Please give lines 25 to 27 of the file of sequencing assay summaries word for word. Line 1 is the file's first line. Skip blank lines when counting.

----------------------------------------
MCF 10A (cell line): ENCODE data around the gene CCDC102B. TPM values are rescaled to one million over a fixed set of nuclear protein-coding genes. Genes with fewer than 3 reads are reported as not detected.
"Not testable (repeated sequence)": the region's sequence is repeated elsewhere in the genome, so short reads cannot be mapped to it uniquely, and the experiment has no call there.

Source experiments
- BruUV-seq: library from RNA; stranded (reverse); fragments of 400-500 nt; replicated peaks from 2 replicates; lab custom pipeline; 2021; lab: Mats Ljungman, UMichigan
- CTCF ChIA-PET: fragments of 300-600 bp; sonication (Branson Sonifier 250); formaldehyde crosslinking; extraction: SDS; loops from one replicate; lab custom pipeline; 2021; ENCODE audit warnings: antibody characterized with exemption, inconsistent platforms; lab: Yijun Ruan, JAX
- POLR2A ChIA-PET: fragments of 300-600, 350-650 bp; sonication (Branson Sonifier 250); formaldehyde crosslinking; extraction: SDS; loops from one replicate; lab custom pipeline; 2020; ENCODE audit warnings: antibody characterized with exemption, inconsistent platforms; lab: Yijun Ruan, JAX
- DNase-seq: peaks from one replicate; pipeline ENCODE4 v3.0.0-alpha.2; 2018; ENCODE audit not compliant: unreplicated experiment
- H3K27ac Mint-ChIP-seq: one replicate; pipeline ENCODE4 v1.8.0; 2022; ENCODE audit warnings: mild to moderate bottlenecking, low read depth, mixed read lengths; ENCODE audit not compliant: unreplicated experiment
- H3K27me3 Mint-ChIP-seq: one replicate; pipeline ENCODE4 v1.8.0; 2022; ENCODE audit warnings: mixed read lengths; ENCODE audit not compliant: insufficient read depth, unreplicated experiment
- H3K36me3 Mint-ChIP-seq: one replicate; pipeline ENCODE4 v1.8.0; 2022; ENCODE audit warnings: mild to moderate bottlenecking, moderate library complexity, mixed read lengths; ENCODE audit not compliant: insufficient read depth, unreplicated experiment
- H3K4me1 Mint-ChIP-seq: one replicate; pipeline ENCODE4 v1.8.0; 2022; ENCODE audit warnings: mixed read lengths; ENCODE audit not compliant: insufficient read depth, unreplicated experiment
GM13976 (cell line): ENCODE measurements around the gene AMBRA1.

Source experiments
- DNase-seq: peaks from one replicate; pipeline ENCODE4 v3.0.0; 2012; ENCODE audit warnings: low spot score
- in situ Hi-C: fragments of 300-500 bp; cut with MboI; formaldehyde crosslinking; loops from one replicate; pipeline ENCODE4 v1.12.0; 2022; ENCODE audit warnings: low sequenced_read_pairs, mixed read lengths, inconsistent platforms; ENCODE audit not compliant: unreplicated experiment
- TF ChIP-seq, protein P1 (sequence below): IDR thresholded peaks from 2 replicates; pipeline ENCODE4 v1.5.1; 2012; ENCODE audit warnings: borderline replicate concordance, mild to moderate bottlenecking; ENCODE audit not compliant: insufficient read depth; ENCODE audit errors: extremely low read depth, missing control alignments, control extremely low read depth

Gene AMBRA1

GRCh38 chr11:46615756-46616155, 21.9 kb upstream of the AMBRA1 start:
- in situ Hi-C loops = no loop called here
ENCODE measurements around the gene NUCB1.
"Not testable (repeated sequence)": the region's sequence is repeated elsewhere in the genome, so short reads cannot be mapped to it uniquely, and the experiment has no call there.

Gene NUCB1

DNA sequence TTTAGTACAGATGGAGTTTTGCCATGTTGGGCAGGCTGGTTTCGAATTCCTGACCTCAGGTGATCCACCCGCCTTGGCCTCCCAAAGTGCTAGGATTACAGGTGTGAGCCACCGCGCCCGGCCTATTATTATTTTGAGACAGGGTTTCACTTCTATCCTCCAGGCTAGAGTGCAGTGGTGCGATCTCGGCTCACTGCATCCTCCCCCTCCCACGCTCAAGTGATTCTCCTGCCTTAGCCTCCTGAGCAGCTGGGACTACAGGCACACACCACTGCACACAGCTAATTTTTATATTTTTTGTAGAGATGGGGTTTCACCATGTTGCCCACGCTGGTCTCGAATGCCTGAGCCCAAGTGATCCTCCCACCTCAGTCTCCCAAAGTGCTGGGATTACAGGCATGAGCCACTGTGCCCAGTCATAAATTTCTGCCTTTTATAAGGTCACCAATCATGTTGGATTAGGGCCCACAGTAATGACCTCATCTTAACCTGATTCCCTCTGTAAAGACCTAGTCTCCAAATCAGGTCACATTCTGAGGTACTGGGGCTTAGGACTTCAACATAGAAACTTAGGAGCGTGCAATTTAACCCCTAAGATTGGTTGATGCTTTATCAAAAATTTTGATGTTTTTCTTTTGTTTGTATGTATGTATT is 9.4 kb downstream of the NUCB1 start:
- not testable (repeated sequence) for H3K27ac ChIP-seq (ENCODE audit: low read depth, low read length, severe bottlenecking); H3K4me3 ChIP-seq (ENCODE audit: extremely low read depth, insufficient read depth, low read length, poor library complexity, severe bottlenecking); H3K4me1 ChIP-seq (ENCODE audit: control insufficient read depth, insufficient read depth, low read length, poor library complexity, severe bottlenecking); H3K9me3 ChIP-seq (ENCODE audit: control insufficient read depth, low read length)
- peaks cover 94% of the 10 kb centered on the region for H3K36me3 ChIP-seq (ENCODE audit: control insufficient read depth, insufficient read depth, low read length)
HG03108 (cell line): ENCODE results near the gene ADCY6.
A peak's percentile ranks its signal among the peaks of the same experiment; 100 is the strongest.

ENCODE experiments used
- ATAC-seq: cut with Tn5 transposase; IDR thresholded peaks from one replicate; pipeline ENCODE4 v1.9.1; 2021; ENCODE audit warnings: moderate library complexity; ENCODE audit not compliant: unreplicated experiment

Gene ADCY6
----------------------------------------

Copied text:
- peaks cover 94% of the 10 kb centered on the region for H3K36me3 ChIP-seq (ENCODE audit: control insufficient read depth, insufficient read depth, low read length)
HG03108 (cell line): ENCODE results near the gene ADCY6.
A peak's percentile ranks its signal among the peaks of the same experiment; 100 is the strongest.